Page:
The coalition government led by the Lithuanian Farmers and Greens Union (which won 56 out of 141 seats during the 2016 parliamentary elections) has been in power since the end of 2016. After the break-up of the Lithuania Social Democratic party in autumn 2017, the party’s parliamentary group split from the ruling coalition, but was subsequently joined by the Lithuanian Social Democratic Labor party formed in 2018. After the election of President Gitanas Nausėda in 2019, four Lithuanian parties (the Lithuanian Farmers and Greens Union, the Social Democratic Labor Party of Lithuania, the Order and Justice party, and the Electoral Action of Poles in Lithuania – Christian Families Alliance) signed a new coalition agreement in July 2019. A reshuffled cabinet led by Prime Minister Saulius Skvernelis (with three new ministers responsible for the transport and communications, interior, and agriculture portfolios) was approved in August 2019. After the collapse of the Order and Justice parliamentary group, a new political grouping called “For the Well-Being of Lithuania” was formed in the Lithuanian parliament. This political group joined the governing coalition, increasing its majority to 75 in the parliament of 141. However, due to some internal divisions, the ruling majority has not been able to dismiss Viktoras Pranskietis, the Seimas’ chairman, from office.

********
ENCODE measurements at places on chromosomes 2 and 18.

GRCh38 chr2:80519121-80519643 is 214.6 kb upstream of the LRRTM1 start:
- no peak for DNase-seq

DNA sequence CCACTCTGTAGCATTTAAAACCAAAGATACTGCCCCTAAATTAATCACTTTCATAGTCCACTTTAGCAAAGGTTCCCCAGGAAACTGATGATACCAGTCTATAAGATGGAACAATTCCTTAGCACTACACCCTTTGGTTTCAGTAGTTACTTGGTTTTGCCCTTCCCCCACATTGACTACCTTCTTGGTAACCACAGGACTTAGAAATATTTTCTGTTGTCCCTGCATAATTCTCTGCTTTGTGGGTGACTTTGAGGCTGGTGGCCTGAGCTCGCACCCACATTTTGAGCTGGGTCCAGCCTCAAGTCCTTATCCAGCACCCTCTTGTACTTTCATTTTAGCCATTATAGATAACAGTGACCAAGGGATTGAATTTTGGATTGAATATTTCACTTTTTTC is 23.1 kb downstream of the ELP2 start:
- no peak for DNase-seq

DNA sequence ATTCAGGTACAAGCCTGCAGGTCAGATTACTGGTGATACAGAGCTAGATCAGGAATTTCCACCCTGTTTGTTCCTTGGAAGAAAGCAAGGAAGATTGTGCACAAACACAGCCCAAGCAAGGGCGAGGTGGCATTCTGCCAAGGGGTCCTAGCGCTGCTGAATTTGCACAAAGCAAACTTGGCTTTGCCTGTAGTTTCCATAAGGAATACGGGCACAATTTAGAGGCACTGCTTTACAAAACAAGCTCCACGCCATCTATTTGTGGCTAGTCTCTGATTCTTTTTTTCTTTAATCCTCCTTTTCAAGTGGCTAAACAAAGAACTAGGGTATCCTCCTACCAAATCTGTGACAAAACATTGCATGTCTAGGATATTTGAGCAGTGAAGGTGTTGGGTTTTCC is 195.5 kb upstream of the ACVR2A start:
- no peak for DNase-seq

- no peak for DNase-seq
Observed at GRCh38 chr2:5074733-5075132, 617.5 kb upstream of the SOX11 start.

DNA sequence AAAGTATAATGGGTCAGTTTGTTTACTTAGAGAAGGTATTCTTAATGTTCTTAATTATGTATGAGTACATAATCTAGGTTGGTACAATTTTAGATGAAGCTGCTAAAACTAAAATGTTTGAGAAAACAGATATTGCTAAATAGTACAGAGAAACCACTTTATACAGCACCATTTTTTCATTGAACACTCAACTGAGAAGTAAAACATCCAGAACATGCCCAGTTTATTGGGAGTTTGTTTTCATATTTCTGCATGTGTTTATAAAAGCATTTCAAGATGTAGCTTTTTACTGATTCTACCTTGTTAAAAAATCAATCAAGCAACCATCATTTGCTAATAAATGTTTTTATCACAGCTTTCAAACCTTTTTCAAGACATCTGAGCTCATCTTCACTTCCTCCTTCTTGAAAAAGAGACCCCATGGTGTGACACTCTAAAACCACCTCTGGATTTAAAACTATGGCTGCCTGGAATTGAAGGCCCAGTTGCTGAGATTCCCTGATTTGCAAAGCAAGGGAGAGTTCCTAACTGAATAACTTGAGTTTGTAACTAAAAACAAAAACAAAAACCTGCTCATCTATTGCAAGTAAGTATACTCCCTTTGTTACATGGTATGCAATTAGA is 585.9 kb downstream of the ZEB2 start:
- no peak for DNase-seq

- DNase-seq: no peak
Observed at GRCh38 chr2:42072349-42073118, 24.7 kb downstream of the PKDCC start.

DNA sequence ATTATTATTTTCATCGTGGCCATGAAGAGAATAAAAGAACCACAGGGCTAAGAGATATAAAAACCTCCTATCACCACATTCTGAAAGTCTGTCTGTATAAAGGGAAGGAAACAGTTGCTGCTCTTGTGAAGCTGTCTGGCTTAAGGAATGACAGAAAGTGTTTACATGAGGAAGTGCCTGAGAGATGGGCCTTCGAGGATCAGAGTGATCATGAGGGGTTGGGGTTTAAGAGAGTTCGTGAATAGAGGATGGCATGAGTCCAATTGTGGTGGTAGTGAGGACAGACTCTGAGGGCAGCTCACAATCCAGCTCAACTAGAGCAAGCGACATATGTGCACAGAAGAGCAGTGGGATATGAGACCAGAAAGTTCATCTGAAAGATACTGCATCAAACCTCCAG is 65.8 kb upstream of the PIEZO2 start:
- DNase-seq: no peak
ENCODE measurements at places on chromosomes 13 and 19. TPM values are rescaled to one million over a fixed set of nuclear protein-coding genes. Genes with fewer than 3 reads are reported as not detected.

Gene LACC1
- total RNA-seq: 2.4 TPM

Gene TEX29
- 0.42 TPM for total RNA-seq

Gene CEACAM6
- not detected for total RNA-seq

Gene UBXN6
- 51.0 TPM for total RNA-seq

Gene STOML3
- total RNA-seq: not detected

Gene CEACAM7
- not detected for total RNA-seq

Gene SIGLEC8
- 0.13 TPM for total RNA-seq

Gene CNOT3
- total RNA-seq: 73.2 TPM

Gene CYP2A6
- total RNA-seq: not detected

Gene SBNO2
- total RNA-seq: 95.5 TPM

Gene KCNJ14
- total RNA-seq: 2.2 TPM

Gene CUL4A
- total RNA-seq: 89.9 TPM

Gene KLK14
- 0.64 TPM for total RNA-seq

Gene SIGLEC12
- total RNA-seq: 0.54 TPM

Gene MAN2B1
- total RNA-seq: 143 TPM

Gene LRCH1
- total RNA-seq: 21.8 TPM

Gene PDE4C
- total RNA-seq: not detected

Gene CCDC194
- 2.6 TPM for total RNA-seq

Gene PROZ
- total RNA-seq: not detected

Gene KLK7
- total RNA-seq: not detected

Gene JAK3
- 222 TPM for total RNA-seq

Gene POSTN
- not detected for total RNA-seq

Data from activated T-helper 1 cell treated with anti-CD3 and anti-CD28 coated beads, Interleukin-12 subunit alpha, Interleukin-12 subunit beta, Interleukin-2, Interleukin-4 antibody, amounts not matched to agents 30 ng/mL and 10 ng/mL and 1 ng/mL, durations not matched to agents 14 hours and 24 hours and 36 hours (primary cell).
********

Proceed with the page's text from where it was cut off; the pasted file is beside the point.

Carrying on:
passed, but delayed
passed, but delayed
During the 2016 election campaign, the Lithuanian Farmers and Greens Union pledged to form a technocratic government. Saulius Skvernelis led the party during the election campaign and subsequently became the new prime minister, even though he had not formally joined the party. In its first year, the main policy decisions adopted by the new government included reform of state-owned forestry companies (largely motivated and legitimized by the need to implement OECD recommendations in order to join the organization) and revision of the labor code. The Seimas also passed amendments to the Alcohol Control Law to reduce the availability of alcohol. In its second year, the Skvernelis government focused on structural reforms (e.g., tax, pension, higher-education and civil service reforms). A series of largely incremental reforms were approved by the parliament in mid-2018, but it is unlikely that any decisive implementation of these reforms will occur until after the 2020 parliamentary elections. Smaller members of the ruling coalition have already showed a propensity to push through decisions that could increase their chances in the forthcoming elections, thus further reducing the room for long-term strategic decision-making.
New president calls for welfare-state boost